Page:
By Dan Hentschke, Daily Nexus, October 6, 1972
UCSB’s Faculty Club is located almost directly above a large deposit of pure asphaltum. But don’t bother to dig your pick and shovel out of your closet and start a claim of your own because today this once rich deposit of black goo is worthless. Besides the mines have been closed for over 75 years.
Nevertheless, this now worthless deposit of asphaltum at one time became a bonanza for the property owner Gus Den. Asphalt from this mine was used to pave the streets of California’s golden gate city. It even made it so far as Louisiana where it went to pave the famous Vieux Carre, the historical French Quarter. Earlier Indians of this area used it for caulking.
Until the asphalt was discovered the site of today’s campus was a virtual wasteland of sterile soil and alkaline water supporting only a meager bean farm. Gus Den inherited the land from his father Nicolas A. Den who got the land from Gov. Juan Alvarado in 1844.
Gus Den had the misfortune of being mentally retarded from birth and his aggressive sister and his brother moved in and took the choice pieces of property of what was known as Los Dos Pueblos rancho. But in 1890 Gus’ parcel paid off.
A company who had been mining asphalt in Carpinteria and on the Sisquoc Ranch began their mining of Goleta tar near the lagoon on campus. The Alcatraz Asphaltum Company dug their first tunnel about 50 feet southwest of the corner of the Speech and Drama building.
Natural asphaltum is a viscous, molasses-like goo which would flow into the shaft making it impossible for the miners to keep it open. To solve their problem the men dug another shaft in the solid shale north of the first and bored tunnels at 50 foot levels to tap the gook. In all three, shafts were sunk to remove the tar.
After drawing the tar out of the holes the miners sent it to the Goleta Station of the Southern Pacific Railroad in wagons where it went by train to Gaviota where the old refining tanks can still be seen.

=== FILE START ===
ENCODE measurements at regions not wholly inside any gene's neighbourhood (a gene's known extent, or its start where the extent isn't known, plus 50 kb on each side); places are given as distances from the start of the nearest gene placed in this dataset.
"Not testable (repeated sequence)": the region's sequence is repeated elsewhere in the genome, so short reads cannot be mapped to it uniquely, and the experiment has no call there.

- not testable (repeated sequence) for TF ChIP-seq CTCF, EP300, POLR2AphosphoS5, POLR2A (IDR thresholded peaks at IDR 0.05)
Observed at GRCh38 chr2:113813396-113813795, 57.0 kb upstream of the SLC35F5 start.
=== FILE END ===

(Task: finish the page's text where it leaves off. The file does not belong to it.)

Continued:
The mine produced 60 tons of asphaltum per day but it was apparently too expensive to run. After eight years of operation the Alcatraz Asphaltum Company abandoned the operation in favor of cheaper open mines in Carpinteria. So even today a large amount of liquid street lies buried 500 feet below the surface of this campus.
When the University first came to this campus the mines had largely been forgotten, but when expansion started and new buildings were being installed, in the late 50s, it was discovered that the existing maps didn’t pinpoint the exact location of the three shafts. Tailings from the mine were emptied into the lagoon, but when the campus was a Marine base most of these tailings were removed and used to cover an ammunition dump. Fortunately four local residents were around when the mines were in operation and with their help architects and engineers were able to find the holes.
These, up to 500 foot deep shafts were filled with scraps of construction and today are only recognizable as circles on a blueprint.
But still that stuff is down there and occasionally seeps to the surface. Since it becomes hard as it looses its volatile fluids and collects the dirt, sand and dust blown by the wind there is usually a natural cap on these seeps. Yet on a hot day these caps may melt and liquid asphalt may come to the surface and wait to stick to someone’s feet.